# The complex points on a line in finite geometry using i-arrows

## Why I want a finite plane

In the previous several blog posts (in particular this one), I have been investigating a new representation of complex points called i-arrows. The idea is that every complex point is represented as an arrow from one point to another on top of the Cartesian plane. In particular, the complex point (p+si,q+ti) is represented as an arrow (which I call an “i-arrow”), which is based at the point (p,q) and extends along the vector (s,t) to have its arrowhead at the point (p+s,q+t).

In the previous posts, I have been investigating what the complex points on a line look like, even when the line is actually a complex line rather than a real line. And so I’ve made pictures like this, where I draw i-arrows based at points on a specific grid for all complex points on the line with equation y = ix.

But of course this is just a selection of the complex points on this line. There are infinitely many of them, one based at every point of the plane, and indeed, with the arrowheads pointing at every point of the plane too. I got to wondering a while ago (before I called these things i-arrows), whether I might get a good feel for these things by investigating what they looked like in a finite plane, where I actually could draw all the i-arrows. Finite geometry is my wheelhouse, and finite geometry was where this whole visual representation of complex points thing began, after all.

## The finite plane AG(2,3) and its i-arrows

I went back to where I started, which is the plane AG(2,3), the second-smallest affine plane and the first one that really feels like it is a tiny version of our usual plane. AG(2,3) is the the plane you get when you add in all the wraparound diagonals to a Noughts and Crosses board. When I say “wraparound diagonals”, I mean that you are supposed to imagine falling off one side of the board and landing on the other — the edges wrap around to meet on the other side. When drawing it on a noughts-and-crosses board, the twelve lines look like this:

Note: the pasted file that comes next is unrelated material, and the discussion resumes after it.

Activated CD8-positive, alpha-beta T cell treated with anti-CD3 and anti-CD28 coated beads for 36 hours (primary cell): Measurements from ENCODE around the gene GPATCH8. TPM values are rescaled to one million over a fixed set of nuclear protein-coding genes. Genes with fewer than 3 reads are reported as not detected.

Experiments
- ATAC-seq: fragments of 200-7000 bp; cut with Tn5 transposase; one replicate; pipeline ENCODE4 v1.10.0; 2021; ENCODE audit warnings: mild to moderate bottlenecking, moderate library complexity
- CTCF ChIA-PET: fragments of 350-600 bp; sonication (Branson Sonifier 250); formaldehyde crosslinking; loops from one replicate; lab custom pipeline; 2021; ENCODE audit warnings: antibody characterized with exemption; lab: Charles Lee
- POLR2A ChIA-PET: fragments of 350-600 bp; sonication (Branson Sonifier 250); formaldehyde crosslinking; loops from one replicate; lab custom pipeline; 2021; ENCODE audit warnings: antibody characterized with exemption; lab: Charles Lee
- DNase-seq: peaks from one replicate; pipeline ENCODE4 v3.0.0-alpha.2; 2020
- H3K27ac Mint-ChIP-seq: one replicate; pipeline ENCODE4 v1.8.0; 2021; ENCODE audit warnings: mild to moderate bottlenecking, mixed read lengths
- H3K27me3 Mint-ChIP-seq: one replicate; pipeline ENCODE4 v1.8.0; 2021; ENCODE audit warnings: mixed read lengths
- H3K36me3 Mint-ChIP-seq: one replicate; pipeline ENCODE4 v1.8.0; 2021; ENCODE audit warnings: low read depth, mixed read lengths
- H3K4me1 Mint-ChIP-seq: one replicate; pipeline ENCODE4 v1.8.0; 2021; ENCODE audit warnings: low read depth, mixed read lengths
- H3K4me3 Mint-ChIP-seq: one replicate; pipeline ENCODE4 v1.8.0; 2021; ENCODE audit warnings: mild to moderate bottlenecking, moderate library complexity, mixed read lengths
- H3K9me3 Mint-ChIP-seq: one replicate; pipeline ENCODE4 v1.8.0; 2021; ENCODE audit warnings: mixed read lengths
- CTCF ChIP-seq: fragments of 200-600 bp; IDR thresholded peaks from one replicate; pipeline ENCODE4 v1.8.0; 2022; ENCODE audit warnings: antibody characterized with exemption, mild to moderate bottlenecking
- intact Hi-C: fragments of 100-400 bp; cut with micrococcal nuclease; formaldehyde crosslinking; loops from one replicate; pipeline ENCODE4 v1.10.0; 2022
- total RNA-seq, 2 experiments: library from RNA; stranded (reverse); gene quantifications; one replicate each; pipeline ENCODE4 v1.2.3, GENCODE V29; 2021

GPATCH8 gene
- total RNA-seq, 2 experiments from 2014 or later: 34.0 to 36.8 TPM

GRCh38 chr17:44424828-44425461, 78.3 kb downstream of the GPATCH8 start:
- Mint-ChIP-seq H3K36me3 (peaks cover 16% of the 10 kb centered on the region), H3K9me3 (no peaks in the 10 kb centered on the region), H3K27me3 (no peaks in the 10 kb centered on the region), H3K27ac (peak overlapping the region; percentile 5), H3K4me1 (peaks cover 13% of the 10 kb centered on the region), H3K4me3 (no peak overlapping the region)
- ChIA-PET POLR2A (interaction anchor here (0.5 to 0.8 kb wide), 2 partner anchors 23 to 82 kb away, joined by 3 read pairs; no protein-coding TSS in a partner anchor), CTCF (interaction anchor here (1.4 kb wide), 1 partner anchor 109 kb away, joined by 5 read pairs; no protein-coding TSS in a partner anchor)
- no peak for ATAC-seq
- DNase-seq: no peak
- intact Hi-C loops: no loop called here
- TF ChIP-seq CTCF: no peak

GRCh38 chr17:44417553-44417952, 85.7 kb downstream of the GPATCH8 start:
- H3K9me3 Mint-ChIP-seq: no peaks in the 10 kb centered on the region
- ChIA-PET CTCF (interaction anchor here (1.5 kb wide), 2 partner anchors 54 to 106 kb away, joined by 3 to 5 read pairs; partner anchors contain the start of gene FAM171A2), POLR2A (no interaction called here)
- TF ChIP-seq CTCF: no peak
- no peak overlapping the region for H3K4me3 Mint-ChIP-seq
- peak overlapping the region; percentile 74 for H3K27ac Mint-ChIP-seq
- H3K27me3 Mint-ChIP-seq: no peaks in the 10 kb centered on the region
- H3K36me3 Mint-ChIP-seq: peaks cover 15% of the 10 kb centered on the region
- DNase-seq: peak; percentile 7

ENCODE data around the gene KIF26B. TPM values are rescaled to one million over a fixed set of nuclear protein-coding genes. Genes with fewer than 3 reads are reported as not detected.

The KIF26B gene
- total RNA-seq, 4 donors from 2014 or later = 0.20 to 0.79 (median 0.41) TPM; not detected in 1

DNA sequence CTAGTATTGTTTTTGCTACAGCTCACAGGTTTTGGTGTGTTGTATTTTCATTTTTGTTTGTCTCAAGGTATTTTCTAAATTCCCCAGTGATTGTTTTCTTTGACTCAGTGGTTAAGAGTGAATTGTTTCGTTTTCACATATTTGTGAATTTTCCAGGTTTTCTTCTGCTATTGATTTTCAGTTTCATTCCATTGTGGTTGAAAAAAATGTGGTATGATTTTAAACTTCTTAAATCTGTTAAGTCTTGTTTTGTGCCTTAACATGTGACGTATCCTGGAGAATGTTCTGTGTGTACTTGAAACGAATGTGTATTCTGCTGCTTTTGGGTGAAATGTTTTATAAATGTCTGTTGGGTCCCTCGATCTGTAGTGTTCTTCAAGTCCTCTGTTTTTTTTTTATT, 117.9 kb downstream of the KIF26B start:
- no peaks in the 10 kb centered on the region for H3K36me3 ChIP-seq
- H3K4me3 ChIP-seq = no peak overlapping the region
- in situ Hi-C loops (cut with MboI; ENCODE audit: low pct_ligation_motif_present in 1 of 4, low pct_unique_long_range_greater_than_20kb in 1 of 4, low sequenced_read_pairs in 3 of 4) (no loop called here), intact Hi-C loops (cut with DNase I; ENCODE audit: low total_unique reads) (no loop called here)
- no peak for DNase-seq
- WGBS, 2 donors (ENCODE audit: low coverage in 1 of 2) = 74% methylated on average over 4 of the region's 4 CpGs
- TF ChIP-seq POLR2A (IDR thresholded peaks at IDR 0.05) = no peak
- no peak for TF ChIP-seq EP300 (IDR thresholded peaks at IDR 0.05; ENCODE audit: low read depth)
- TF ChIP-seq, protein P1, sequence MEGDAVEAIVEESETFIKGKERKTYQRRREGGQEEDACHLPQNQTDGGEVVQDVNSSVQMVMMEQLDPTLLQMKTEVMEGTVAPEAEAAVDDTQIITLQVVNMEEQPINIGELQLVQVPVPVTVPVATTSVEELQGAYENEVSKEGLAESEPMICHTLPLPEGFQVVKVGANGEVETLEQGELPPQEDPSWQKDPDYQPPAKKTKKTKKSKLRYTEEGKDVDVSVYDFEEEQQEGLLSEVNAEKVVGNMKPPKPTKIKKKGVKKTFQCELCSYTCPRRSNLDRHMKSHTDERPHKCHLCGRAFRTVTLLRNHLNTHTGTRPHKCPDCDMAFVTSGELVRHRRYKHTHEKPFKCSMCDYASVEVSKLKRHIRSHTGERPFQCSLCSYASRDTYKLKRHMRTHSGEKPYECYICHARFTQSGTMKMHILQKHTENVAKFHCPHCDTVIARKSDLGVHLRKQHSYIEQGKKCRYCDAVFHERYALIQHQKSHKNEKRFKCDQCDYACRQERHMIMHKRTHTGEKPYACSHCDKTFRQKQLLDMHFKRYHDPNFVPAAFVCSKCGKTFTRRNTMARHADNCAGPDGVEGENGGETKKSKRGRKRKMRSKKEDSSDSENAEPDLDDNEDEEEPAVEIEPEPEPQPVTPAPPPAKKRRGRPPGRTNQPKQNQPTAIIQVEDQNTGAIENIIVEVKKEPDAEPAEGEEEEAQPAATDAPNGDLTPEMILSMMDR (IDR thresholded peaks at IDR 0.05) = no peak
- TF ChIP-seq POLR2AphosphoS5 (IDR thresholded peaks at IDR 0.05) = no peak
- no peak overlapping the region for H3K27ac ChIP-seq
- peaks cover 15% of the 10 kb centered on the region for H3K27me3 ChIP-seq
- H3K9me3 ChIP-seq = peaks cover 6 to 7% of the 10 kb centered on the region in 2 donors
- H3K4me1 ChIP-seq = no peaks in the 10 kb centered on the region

But I wanted to draw it as much like our own familiar plane as possible, so I drew it on a coordinate grid like this, where the coordinates come from the finite field GF(3), which is {-1,0,1} with the rule that 1+1=-1.

To put in those “wraparound diagonals”, I imagine the plane as having copies of itself around it so that it’s easier for me to imagine straight lines falling off one side and coming in the other. This is the line y=x+1 as seen through all those copies. The green square in the middle is the original plane, but I could totally draw that square anywhere and it would still work just fine.

So I have my original “real” plane based on coordinates using the “real” numbers, the finite field GF(3)={-1,0,1}. In this field, x²= -1 has no solutions, so I can add i to it to get the “complex” numbers, the finite field or order 9, GF(9)={-1,0,1,-1+i,i,1+i,-1-i,-i,1-i}. And I’ll make a new set of complex points using these as coordinates, and draw the unreal ones as i-arrows on top of my original plane. (The is “complex  plane” is called AG(2.9), by the way, though I’ll be fairly sloppy about which plane the complex points actually belong to. It’s fine to think of them belonging to AG(2,3), even though technically they aren’t actually in AG(2,3).)

Here is the i-arrow representing the point (1+i,1-i), based at the point (1,1) and going along the vector (1,-1). It goes off the right-hand side of the green plane and comes in at the left.

The nice thing about GF(3) is there are only three numbers 0, 1 and -1, so every arrow is able to be drawn as a movement at most one step in any direction. That ought to make it particularly clean compared to the riot of red that is the diagrams I’ve dawn for lines on the infinite plane, where arrows are longer and longer and so have overlap each other.

## The unreal lines of AG(2,3)

There are 81 points in AG(2,9), including the original 9 points of AG(2,3). That leaves 81-9=72 unreal points. This checks out, since the i-arrows are drawn from one real point to another: there are 9 real points for the base, and 8 other points for the arrowhead to join it to, for a total of 9×8=72 total i-arrows.